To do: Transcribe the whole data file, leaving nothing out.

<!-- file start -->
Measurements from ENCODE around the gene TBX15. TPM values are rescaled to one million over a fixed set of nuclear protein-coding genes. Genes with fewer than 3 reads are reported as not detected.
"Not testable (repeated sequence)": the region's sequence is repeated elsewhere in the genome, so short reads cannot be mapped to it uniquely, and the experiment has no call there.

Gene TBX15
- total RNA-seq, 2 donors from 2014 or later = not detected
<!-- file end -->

Measurements from ENCODE around the gene TBX15. TPM values are rescaled to one million over a fixed set of nuclear protein-coding genes. Genes with fewer than 3 reads are reported as not detected.
"Not testable (repeated sequence)": the region's sequence is repeated elsewhere in the genome, so short reads cannot be mapped to it uniquely, and the experiment has no call there.

Gene TBX15
- total RNA-seq, 2 donors from 2014 or later = not detected